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Research Impact Challenge

This guide contains 10 activities for researchers to better understand and manage their online scholarly presence, as well as the impact and reach of their research.

Day 10: Responsible Metrics

Welcome to Day 10 of the U-M Library Research Impact Challenge!

Today, the final challenge will explore several frameworks for the responsible use of research impact metrics. Our hope is that these inform your thinking about reporting on your work and also prepare you to discern best (and not-so-good) practices for research evaluation when you encounter them out in the world. 

Let’s get started!

Skepticism and resistance to metrics are far from new! The familiar adage that “not everything that can be counted counts, and not everything that counts can be counted” was coined by William Bruce Cameron in 1963. Even within the specific realm of research impact metrics, criticisms of the Journal Impact Factor as a measure of excellence appear in scholarly journals starting in in 1997 (and continue to be published today).

However, there does seem to be a new wave of research experts coming together to advocate for the responsible use of research impact metrics in higher education, and to codify best practices for this work. These efforts date from within the last decade, a response to growing sense of the “metricization of the university.” Today’s challenge introduces major contributions toward the notion of responsible metrics, and invites you to consider how these align with your own work.

Let’s get started!

  1. The San Francisco Declaration on Research Assessment (DORA) was developed at the 2012 meeting of The American Society for Cell Biology, although the declaration aims to cover all disciplines. DORA makes a total of 18 recommendations, broken out to address six distinct stakeholder groups: funding agencies, institutions, publishers, organizations that supply metrics, and researchers. 
  2. The Leiden Manifesto was published as a comment in Nature in April 2015. Organized around 10 general principles, the manifesto emphasizes openness and transparency, as well as honoring local/regional excellence and the missions of individual institutions, rather than conforming to a universal measure.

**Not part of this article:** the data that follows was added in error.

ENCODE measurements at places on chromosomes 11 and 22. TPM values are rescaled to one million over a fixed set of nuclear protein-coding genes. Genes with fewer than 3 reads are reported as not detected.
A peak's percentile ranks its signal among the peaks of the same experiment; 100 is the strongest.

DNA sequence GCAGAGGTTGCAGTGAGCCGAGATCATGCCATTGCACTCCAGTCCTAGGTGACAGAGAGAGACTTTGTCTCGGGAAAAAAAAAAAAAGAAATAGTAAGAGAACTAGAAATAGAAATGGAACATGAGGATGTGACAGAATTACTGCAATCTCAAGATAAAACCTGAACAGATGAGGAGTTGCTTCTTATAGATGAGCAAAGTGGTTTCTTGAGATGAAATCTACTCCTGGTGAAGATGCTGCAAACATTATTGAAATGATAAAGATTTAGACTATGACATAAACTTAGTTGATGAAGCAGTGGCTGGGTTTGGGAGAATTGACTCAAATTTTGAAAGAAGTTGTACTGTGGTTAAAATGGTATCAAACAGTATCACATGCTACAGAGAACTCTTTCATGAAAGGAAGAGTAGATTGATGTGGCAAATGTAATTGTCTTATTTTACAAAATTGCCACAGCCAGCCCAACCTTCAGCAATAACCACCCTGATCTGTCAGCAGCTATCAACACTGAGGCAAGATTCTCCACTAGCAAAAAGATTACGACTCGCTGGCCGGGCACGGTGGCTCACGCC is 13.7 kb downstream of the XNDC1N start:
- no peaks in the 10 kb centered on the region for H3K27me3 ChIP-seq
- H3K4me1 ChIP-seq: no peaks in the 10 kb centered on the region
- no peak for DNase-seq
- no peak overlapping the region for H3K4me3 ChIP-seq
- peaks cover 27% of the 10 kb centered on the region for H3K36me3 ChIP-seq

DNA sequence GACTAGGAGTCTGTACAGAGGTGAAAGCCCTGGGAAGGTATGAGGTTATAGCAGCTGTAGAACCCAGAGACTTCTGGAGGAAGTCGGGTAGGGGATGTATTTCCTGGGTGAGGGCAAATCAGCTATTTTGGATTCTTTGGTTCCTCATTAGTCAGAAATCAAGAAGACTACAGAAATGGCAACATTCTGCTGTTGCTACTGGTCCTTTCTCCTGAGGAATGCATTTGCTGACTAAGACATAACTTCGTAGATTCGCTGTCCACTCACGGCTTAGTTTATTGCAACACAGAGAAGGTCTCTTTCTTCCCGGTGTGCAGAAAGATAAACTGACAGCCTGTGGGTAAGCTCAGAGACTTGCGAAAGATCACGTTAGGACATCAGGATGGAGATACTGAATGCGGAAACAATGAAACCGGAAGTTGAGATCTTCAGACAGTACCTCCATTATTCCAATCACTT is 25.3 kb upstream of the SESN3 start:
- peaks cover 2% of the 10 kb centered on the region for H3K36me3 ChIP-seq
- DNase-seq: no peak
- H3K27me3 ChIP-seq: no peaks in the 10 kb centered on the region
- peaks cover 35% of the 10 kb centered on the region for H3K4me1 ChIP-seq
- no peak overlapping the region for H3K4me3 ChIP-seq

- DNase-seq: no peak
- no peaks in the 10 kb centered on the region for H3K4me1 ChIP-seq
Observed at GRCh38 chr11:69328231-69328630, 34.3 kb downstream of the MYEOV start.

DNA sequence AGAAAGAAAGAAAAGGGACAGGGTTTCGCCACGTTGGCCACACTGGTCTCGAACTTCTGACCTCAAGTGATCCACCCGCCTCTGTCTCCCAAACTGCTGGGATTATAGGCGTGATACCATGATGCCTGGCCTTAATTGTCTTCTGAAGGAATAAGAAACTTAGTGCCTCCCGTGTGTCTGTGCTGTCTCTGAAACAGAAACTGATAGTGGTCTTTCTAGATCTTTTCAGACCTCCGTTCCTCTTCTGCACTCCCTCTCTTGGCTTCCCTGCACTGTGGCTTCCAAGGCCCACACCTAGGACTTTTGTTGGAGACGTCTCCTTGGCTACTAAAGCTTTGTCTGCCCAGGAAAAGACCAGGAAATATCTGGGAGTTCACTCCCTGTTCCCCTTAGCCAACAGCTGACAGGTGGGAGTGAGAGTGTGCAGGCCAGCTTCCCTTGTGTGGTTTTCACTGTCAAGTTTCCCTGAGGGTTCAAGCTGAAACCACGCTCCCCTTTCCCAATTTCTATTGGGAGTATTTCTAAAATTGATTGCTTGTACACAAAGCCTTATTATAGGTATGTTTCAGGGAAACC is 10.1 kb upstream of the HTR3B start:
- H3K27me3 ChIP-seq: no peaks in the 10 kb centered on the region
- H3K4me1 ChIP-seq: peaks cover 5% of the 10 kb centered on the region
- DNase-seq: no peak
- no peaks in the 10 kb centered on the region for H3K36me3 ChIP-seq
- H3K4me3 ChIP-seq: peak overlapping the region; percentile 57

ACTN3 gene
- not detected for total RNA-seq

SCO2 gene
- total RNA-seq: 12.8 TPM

3. In July 2015, the UK’s Independent Review of the Role of Metrics in Research Assessment and Management concluded 15 months of investigation into the reliability and robustness of research impact metrics and published its final report: The Metric Tide. Among other things, the report proposes in its final chapter (from p. 134)  a system of Responsible Metrics, laying out recommendations to ensure a fair and appropriate use of research impact metrics in future iterations of the UK’s Research Excellence Framework (REF) process. This report makes reference to both DORA and the Leiden Manifesto.

Take a look at all three of these documents, and consider the following:

  • Does any of these documents resonate more with you than the others?
  • Do you see the recommendations in these documents being carried out in practice around you? 
  • What do these recommendations have to say about commonly used metrics you've encountered in your career, such as the Journal Impact Factor or the h-index?

What next? 

Now that these statements have been around for a few years, they are starting to influence policy and action:

While these calls for responsible metrics aim to be broad and inclusive in their scope, they still come out of and depend upon the culture of STEM, journal publishing, and citation-based metrics. What is a responsible way to evaluate scholarship that does not fit this framework? Check out:

  • Ochsner, M., Hug, S., and Galleron, I. (2017). The future of research assessment in the humanities: bottom-up assessment procedures. Palgrave Communications 3.

Learn more: 


You’ve completed Day 10 of the U-M Library Research Impact Challenge! It’s been a privilege to spend these two weeks with you, and we hope you found it useful as well as enjoyable. 

Many thanks—and see you in the library!